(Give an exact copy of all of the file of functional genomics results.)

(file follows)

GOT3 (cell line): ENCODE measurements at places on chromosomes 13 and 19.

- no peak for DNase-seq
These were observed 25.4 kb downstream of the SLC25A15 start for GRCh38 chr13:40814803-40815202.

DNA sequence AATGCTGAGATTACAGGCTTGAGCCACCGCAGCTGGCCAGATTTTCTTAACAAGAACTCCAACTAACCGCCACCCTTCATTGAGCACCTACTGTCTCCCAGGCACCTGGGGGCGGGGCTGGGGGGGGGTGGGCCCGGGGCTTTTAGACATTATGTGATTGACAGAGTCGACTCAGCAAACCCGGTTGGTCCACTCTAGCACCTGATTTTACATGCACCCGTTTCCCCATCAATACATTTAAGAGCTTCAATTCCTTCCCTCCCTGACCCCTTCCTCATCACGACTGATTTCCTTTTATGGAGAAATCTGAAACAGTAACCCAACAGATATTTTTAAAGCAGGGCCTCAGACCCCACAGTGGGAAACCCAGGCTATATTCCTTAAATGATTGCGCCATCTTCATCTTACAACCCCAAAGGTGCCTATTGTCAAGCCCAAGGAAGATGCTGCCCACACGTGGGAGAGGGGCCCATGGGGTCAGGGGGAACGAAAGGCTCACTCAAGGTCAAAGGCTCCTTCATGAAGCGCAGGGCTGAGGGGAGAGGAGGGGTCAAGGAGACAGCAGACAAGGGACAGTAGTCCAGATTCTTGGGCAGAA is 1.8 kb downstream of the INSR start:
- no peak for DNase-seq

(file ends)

GOT3 (cell line): ENCODE measurements at places on chromosomes 13 and 19.

- no peak for DNase-seq
These were observed 25.4 kb downstream of the SLC25A15 start for GRCh38 chr13:40814803-40815202.

DNA sequence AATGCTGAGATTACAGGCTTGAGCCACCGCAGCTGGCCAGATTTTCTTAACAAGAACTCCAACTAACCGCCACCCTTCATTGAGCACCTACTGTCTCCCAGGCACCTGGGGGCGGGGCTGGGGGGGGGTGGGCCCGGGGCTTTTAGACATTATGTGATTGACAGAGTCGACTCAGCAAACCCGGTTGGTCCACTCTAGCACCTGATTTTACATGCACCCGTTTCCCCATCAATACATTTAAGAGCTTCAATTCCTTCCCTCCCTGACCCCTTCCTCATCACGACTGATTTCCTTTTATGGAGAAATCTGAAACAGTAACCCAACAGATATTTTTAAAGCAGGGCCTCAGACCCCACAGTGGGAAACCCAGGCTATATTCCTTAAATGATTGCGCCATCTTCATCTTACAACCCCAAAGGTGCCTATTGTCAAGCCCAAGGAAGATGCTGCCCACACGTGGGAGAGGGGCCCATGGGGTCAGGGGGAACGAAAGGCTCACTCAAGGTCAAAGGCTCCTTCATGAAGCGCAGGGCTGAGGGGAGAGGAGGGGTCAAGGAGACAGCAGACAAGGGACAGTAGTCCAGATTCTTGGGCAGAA is 1.8 kb downstream of the INSR start:
- no peak for DNase-seq